This gets complicated, because Jack and Angela used to be lovers, and there is a close tie between Jack and Oscar as well. Thus does the heart dictate our behavior.
Jack is truly a hard man, so you can expect violence, blood and rough action. You won’t be disappointed.
The plot involves a group of modern-day white supremacists who run a slavery community of hijacked men, women and children who are caught trying to get into the United States across the border. It is a story that seems all too true in these days of controversy over illegal entries with often-tragic consequences.
Unfortunately, the fiction approaches the truth."

Sunday, March 08, 2015

Our Friend Bibi

The Pilot Newspaper: Opinion

You know, I’ve seen a lot of things in my life that I never thought I’d see. I’ve seen a squirrel on water skis. I’ve seen an old man talking to an empty chair on live TV while thousands cheered (and the rest of the world went, “What the [expletive deleted]?”) I’ve seen NC State win a national basketball championship.
But I never thought I’d see the day when one U.S. political party would attempt to score political points by inviting a foreign leader to come to a joint session of Congress and attempt to dictate our military and foreign policy to us.
This past Tuesday, the House Republicans took the unprecedented step of inviting Israeli Prime Minister Benjamin “Bibi” Netanyahu to come to the floor of the United States House of Representatives to tell us what to do. This move was taken without consultation with the State Department or the president — a calculated slap in the face to one chief executive by another.
While Mr. Netanyahu took great pains to declare Israel a friend to America and vice versa, I don’t think it would be regarded as a friendly gesture were any U.S. president to bypass diplomatic protocol, go to the Israeli Knesset, and widen already existing rifts between that body and the prime minister by telling Israel everything it’s doing wrong.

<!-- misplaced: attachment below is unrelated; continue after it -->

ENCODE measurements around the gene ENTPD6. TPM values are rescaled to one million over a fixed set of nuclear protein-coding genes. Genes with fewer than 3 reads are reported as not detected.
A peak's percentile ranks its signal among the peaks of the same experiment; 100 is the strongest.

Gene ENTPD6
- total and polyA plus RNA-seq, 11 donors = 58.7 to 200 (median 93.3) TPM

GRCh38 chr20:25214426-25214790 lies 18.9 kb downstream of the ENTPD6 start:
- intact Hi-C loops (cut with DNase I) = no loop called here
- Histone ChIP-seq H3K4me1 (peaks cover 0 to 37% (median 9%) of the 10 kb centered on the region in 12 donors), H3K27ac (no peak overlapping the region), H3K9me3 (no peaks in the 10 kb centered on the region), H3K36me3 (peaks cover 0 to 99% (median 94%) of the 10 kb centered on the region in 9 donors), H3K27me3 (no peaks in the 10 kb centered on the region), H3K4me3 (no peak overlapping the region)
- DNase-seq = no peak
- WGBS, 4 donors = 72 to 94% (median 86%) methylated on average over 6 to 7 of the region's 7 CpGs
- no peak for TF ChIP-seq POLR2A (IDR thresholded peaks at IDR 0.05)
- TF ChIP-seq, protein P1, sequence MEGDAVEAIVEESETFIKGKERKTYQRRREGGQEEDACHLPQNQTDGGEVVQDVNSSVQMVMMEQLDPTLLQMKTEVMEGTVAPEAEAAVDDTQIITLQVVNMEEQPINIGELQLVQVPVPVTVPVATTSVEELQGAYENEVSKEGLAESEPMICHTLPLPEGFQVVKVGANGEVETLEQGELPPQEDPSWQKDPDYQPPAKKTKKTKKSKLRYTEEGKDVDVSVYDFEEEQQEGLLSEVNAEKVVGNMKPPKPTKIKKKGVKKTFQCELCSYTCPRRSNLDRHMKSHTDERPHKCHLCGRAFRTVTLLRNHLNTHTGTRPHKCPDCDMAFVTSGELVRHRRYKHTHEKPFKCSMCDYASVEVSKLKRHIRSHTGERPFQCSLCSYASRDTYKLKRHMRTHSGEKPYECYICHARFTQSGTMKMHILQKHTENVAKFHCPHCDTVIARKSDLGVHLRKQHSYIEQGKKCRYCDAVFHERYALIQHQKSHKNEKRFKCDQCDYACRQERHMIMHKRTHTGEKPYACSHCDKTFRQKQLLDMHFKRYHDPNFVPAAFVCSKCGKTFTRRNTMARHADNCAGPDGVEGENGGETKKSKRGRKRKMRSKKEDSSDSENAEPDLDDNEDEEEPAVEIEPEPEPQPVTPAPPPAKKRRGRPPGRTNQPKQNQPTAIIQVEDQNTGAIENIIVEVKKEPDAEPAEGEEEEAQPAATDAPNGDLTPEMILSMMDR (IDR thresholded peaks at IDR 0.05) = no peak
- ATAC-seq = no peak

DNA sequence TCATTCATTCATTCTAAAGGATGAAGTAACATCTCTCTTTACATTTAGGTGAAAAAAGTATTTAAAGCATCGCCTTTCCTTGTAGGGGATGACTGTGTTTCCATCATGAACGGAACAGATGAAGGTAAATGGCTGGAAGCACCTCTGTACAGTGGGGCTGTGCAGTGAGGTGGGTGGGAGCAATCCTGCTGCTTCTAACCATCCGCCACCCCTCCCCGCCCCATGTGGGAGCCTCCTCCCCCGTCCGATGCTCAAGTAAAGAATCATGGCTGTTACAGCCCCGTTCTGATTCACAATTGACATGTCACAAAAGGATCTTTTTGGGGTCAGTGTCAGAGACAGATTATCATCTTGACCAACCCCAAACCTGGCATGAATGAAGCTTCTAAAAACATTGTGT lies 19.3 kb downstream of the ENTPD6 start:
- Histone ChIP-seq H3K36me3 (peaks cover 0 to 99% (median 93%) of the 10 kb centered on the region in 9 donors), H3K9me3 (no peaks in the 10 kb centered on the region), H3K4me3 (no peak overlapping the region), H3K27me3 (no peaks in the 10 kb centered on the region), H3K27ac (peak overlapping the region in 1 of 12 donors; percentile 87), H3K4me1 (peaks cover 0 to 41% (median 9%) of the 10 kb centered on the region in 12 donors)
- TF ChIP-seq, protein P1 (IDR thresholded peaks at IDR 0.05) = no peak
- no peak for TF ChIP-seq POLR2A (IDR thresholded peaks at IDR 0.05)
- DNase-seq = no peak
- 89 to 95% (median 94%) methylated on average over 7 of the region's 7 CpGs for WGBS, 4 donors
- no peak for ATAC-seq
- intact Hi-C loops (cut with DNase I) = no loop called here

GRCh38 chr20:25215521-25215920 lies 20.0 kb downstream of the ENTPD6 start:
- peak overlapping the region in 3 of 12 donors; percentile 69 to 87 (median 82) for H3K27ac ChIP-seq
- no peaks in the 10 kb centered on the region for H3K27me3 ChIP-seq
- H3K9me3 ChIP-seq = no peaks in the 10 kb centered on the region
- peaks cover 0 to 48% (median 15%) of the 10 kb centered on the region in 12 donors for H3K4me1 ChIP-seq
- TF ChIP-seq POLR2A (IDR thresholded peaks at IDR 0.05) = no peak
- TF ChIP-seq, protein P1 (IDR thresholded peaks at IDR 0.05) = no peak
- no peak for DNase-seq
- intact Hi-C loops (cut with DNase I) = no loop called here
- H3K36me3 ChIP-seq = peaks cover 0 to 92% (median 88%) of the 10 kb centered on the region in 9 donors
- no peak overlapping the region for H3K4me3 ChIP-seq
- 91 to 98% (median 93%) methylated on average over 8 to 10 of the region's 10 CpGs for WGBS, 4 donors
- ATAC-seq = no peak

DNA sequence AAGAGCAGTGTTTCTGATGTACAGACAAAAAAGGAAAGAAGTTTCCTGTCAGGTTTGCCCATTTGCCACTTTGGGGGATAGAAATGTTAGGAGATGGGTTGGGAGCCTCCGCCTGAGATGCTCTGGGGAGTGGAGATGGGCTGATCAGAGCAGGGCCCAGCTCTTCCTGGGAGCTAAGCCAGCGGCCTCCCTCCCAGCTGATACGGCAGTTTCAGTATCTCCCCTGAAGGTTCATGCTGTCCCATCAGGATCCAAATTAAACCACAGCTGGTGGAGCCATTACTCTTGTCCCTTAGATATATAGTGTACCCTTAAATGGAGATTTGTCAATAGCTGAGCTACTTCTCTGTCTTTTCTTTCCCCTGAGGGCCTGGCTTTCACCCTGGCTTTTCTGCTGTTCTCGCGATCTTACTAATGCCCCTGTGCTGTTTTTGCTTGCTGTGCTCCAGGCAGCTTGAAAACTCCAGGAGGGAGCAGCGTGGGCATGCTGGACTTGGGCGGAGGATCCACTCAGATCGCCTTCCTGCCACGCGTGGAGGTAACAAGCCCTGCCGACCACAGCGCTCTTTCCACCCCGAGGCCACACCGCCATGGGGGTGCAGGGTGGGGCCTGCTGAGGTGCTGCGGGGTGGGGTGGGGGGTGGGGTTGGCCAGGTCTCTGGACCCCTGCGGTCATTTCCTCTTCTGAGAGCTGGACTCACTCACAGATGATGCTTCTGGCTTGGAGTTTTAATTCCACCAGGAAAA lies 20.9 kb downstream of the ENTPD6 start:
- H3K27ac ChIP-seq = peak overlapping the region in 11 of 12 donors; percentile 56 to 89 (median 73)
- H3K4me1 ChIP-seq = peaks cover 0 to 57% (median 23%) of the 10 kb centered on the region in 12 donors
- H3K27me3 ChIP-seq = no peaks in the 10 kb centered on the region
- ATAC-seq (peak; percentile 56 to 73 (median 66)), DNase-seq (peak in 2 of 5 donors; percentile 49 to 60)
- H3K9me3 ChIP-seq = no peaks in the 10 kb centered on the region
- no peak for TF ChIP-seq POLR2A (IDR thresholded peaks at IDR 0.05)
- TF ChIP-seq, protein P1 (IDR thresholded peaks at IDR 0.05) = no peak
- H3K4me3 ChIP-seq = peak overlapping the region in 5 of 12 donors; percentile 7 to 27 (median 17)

Our Friend Bibi’s main topic was, as might be expected, Iran, and let’s just say he’s not a fan of the current talks being held between that country and six world powers, including the U.S., to restrict Iran’s nuclear program. 

He was sharply critical of the “deal” between the two countries, which is curious because, as yet, there is no deal. There are only proposals to which no one has yet agreed.
One of the things that worries Our Friend Bibi (let’s call him OFB for short) about the deal-that-isn’t is that (a) it leaves in place a civilian nuclear program, which he’s concerned could quickly “break out” into a military one, and (b) it expires in 10 years, after which that “breakout time” for a nuclear device would be “very short.”
He demands, in his words, “a better deal.” He did not, however, come up with any proposal for getting Iran to agree to dismantle the civilian program. And it’s a pipedream to believe that they’d do that without the use of force. But don’t worry. If it comes to having to use military force, be it air strikes or boots on the ground, I know OFB would fight to the last drop of American blood. He’s done it before.
Let’s not forget the last time OFB told us who and when we should be fighting. In 2002, he testified to Congress that “there is no question whatsoever that Saddam [Hussein] is seeking, is working, is advancing toward to the development of nuclear weapons,” and that “if you take out Saddam, Saddam’s regime, I guarantee you that it will have enormous positive reverberations on the region. And I think that people sitting right next door in Iran, young people, and many others, will say the time of such regimes, of such despots, is gone.”
How’d taking that advice work out for us?
As for OFB’s prophecy that, under the deal-that-isn’t, “Iran’s breakout time would be very short,” let us not forget his prior prediction that Iran was only “three to five years” from producing a nuke and that the threat had to be “uprooted by an international front headed by the U.S.” Only problem is, he said that in 1992 when he was a member of the Israeli parliament, and he’s been singing the same “any minute now” song ever since.
No one wants Iran to have a nuclear weapon. But in the quest to keep that from happening, we should not be browbeaten into abandoning the quest for a peaceful settlement. If we do go to war with Iran (and sadly, that may yet happen), it needs to be on our timetable, not Netanyahu’s.
No matter how much the “patriots” in the GOP want to poke the president in the eye, it shouldn’t be at the price of outsourcing our military and foreign policy, even to Our Friend Bibi, a blustering bully whose advice has been so disastrously wrong for us before.